Yuval Noah Harari’s fascinating Sapiens: A Brief History of Humankind is the latest big book on the thinking person’s bookshelf, garnering praise from Barack Obama, Bill Gates and Jared Diamond among others – but as far as I know it hasn’t made many waves in ‘development’ circles yet. It should do. This is an astonishing, provocative, worldview-changing book. Read it and give it to all your friends for Christmas.
Christmas is a time for myths. We repeat the same stories and go through the same rituals, from carol singing to Christmas trees, from ‘traditional’ food to present giving, year in, year out. In our modern, secular liberal world, with its faith in science and technology, it’s worth asking why. Because we believe in the literal truth of the incarnation of the Son of God? Not so many of us, nowadays. Because we are conned by big business into spending far too much of our hard-earned cash on things that nobody really needs? Perhaps – but there are many of us who do really believe in something as nebulous as the ‘magic of Christmas’ or the ‘Christmas spirit’. Yuval Noah Harari’s fascinating book provides another answer: because human beings need myth and ritual to bind them together, and to give their lives meaning and purpose.
Harari’s book is an exhilarating romp through 70,000 years of human history with many interesting sidelines but one central argument: that the defining characteristic of Homo Sapiens as distinct from other species has been our ability to talk about and believe in things that do not exist. It’s a characteristic which does not only define ‘traditional’ societies but all humanity:
“People easily understand that ‘primitives’ cement their social order by believing in ghosts and spirits, and gathering each full moon to dance together around the campfire. What we fail to appreciate is that our modern institutions function in exactly the same way. […] Modern businesspeople and lawyers are, in fact, powerful sorcerers.”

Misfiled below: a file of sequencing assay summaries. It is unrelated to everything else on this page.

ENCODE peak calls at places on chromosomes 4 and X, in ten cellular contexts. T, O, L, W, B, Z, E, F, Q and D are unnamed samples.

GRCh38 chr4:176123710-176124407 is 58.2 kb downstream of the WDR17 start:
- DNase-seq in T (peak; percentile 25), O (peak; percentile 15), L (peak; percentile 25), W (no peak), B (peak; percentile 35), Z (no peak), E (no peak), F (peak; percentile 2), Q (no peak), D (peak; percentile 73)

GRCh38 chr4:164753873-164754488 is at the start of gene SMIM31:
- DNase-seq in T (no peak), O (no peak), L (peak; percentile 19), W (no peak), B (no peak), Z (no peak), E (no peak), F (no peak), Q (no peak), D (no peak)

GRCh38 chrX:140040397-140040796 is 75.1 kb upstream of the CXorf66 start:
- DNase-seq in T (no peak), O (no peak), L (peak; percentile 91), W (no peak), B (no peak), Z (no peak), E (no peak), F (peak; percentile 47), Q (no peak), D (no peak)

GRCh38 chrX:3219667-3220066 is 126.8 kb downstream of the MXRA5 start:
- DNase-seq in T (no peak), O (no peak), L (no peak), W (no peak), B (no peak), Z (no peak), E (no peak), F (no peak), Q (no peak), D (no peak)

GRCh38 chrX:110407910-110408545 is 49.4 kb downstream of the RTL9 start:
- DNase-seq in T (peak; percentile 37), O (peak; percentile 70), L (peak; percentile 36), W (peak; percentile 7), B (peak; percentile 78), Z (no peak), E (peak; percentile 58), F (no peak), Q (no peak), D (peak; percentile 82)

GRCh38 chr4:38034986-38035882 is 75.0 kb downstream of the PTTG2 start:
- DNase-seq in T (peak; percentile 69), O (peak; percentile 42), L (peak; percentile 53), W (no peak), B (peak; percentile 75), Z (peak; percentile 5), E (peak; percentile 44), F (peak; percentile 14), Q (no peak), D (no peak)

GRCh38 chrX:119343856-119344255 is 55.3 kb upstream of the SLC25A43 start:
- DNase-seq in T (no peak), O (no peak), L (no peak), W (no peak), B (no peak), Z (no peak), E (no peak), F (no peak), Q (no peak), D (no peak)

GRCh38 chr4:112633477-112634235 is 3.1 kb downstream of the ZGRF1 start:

Harari argues that businesspeople and lawyers are ‘sorcerers’ because they maintain humans’ belief in things like laws, concepts of justice and human rights, and limited liability companies – which are all critical to human cooperation but do not strictly exist in any physical or objective sense. Sapiens makes the case that many of humans’ most important advances have been developments in myth, changes in human minds which have profound impacts in the physical world. For example:
- The company Peugeot exists as an idea distinct from any of its cars or factories or employees. Even if all of them were to be destroyed, the legal entity would continue to exist.
- Money is “an intersubjective reality that exists solely in people’s shared imaginations”. It exists independently of coins and notes (more than 90% of all money nowadays exists only on computer screens!) and depends on trust that others will put the same value on these artificial counters as we do.
- The US declaration of independence is based on powerful myths that “all men are created equal” and that they are “endowed by their Creator with unalienable rights”. Whatever we think about these statements, concepts of equality and rights have no basis in biology. They only have reality in humans’ imaginations.